I know right, yawn. And I do know what it’s like. You get to the venue and all of your plans go out of the window because you’re so focussed on the running order, making sure you can hear yourself on stage (never happens) or just generally fretting about whether anybody will show up, or if they do show up, will they stay to listen to you; that warming up seems to be the last thing on your mind.
It’s also not very rock and roll.
However there’s also nothing very rock and roll about completely messing up your voice. I guess that most athletes wouldn’t even consider competing without warming up. There can be a common misconception that warming up the voice is unnecessary, but please let me assure you that regardless of the genre, be it popular or classical, professional singers will warm up their voices before they go on stage. Especially touring artists. So much money is tied up in touring these days, that if you ruin your voice and cancel a gig then that could cost ten of thousands – not to mention a load of grief from disappointed fans. So what are the benefits to warming up our voices?
- Warming up will help to relax the muscles of your larynx and eliminate tension
- Warming up will gently stretch the muscles and ligaments of the vocal cords/folds ready for singing
- Warming up will increase the blood flow to the vocal cords/folds enabling them to become more supple and flexible
- Warming up will help you to smooth through your vocal bridges
- Warming up will help you to reach the extremes of your range
- Warming up will help to prevent injury
- Warming up will reinforce good technique
- Warming up will help you to focus
There are a couple of common misconceptions when it comes to warming up the voice.
- Warming up the voice doesn’t necessarily have to be an overtly physical exercise! In groups like choirs etc. it is not unusual to see people jumping up and down, which may be generally good for the body but I doubt the vocal cords/folds will benefit specifically.
- Warm-ups are not vocal exercises. Vocal warm-ups should be gentle and slow and gradually become increasingly louder until reaching normal speaking pitch. They should not be vocally taxing.
- Warm-ups are a waste of time. Seriously. Not warming up is a false economy, plus you could get a really good vocal warm-up together that you can do whilst you’re doing other things like driving to the venue for example, or setting up your gear. You will get so much more out of a rehearsal or performance if you warm-up first.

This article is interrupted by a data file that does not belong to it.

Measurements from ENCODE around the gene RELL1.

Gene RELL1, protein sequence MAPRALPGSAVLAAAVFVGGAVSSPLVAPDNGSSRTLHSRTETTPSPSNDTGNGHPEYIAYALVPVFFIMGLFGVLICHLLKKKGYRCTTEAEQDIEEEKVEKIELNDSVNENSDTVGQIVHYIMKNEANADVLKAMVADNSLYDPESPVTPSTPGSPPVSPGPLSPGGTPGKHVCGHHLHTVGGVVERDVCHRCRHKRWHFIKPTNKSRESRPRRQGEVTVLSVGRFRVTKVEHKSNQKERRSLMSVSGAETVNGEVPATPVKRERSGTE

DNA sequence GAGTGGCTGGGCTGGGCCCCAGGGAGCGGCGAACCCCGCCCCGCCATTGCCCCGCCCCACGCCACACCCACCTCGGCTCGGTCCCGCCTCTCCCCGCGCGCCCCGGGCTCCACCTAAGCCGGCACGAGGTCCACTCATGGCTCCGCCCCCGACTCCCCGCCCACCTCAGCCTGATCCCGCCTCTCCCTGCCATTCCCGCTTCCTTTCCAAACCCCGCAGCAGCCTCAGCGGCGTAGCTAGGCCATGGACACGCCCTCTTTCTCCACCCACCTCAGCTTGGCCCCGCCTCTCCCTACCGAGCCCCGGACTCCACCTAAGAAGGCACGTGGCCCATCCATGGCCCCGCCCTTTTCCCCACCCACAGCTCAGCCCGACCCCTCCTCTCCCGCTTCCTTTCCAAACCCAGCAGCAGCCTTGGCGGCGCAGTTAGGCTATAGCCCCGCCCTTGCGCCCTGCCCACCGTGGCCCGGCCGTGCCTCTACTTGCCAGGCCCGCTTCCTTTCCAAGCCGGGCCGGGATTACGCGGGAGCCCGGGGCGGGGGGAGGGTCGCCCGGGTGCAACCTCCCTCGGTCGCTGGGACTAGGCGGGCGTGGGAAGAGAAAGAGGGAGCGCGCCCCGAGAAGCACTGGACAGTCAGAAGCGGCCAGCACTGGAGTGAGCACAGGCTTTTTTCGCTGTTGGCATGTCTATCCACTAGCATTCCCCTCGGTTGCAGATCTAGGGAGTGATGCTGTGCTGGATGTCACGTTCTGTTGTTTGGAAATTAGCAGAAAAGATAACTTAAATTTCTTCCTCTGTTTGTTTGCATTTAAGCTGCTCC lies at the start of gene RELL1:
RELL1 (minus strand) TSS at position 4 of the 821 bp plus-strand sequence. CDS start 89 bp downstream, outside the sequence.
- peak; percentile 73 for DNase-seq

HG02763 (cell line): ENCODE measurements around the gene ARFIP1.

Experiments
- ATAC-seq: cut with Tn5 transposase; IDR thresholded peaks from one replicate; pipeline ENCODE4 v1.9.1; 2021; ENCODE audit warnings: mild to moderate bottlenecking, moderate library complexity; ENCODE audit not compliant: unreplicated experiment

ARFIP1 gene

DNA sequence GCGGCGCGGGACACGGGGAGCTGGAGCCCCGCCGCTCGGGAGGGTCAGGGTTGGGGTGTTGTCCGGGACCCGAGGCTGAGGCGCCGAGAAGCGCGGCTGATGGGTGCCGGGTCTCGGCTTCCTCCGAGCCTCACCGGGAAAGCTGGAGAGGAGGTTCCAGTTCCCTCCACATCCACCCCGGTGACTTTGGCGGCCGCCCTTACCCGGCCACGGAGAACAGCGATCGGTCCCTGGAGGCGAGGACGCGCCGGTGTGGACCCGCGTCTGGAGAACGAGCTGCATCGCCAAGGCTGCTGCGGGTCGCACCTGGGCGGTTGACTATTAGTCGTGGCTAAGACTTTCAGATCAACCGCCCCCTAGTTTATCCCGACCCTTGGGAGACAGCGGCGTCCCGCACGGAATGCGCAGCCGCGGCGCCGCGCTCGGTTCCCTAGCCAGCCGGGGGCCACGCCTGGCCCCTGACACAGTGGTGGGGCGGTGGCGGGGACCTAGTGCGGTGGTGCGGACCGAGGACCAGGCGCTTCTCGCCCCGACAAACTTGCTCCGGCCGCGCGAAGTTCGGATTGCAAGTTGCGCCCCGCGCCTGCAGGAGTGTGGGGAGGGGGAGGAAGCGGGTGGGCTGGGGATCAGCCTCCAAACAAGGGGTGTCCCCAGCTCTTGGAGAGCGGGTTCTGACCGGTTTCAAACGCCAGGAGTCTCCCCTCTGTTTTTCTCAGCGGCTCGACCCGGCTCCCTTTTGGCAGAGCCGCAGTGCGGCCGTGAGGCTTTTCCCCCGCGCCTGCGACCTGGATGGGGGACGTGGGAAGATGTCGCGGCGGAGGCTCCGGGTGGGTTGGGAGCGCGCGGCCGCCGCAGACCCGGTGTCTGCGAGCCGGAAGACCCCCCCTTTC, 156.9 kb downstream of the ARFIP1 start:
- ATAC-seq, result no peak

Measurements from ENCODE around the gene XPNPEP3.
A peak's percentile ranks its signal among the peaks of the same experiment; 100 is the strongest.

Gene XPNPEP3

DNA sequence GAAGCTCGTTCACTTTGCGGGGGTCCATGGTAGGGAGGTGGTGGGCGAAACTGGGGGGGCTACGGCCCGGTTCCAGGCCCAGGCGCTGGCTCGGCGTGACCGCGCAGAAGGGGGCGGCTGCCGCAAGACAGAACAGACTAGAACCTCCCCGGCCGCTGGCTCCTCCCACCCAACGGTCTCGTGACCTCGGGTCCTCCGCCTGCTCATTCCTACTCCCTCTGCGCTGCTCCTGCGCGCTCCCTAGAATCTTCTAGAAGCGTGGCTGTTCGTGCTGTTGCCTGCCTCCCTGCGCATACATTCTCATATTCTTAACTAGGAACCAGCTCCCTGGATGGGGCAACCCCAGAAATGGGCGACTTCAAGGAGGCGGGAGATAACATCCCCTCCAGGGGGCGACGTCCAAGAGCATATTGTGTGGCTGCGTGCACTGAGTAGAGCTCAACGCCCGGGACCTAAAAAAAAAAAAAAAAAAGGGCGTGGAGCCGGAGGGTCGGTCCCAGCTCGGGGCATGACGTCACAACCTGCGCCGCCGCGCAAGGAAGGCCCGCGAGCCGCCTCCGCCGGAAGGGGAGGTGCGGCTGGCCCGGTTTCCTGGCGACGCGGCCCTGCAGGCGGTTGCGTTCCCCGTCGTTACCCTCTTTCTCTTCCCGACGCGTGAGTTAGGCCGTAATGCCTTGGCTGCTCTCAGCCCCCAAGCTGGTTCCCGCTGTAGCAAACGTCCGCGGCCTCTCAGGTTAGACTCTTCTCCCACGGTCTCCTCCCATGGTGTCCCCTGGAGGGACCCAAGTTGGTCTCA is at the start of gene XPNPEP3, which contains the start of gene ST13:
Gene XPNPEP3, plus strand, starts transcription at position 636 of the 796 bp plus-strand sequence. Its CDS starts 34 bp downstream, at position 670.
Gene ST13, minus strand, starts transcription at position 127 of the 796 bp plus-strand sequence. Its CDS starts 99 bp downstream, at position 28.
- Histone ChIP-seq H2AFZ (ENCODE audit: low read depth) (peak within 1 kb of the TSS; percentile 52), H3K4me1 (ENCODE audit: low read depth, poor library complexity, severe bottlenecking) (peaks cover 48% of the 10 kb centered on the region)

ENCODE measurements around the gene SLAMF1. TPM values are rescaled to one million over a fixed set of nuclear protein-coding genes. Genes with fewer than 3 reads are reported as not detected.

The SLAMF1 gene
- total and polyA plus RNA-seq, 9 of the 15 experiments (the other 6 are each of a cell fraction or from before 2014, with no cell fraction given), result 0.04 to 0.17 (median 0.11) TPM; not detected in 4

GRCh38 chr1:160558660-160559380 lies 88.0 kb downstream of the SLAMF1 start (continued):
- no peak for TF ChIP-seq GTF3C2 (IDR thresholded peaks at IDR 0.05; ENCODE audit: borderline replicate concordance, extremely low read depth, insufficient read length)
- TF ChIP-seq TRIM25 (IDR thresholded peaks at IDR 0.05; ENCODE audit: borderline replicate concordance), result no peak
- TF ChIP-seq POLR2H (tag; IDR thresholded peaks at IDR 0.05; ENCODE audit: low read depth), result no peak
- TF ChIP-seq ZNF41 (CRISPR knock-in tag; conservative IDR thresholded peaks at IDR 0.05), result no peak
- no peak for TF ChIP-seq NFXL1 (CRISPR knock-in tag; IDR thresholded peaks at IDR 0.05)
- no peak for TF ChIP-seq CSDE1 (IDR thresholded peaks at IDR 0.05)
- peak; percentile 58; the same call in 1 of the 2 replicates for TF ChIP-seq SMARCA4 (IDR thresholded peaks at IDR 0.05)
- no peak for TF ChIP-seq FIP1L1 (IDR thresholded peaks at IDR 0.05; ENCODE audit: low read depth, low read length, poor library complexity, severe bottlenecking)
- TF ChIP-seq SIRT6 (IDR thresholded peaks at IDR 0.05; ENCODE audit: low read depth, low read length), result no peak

Here's how I would recommend warming up the voice.
Gently, slowly and progressively.
- Start an hour before you know you have to sing simply by gently humming 5 tone major scales throughout your range. Or hum anything, “Happy Birthday” for example (not the Stevie Wonder version).
- Next do the same thing but on a really creaky hum, almost like vocal fry
- Next you can glide all the way through your range from the bottom to the very top on an “ng” sound (as in the word “siNG”). Again doesn’t have to be loud or aggressive. Nice and easy is the way to do it.
- Lip trills, or “bubbles” are a really great way to warm up the voice. These are really useful on scales and arpeggios (if you know any) or just for gliding from the bottom to the top of your range.
- Another great one for the whole range is pitching a note high up in your head voice and yawning it all the down to a creaky vocal fry on a really low “non-note” at the voice bottom of your range. Really relaxing and good for the vocal cords/folds.
- My all time favourite however is the straw. For this you need a really thin straw, the kind you get to stir your drink with. Vocalise through the straw much in the same way that you do with bubbles. Using a straw has a really nice cushioning effect on the vocal folds/cords and it also helps to stretch and thin them out. This is a particularly useful exercise if you feel a bit husky or tired.
None of the above needs to be particularly loud. BUT it is important that you exercise the WHOLE of your range, especially if you’re planning on singing above your bridge. There’s no use just exercising your voice in your low range, you need to do it in the high range as well.
So the moral of the story is to warm up. Look after your voice. You only get one and it’s not hard for any of the above to over time become an excellent habit.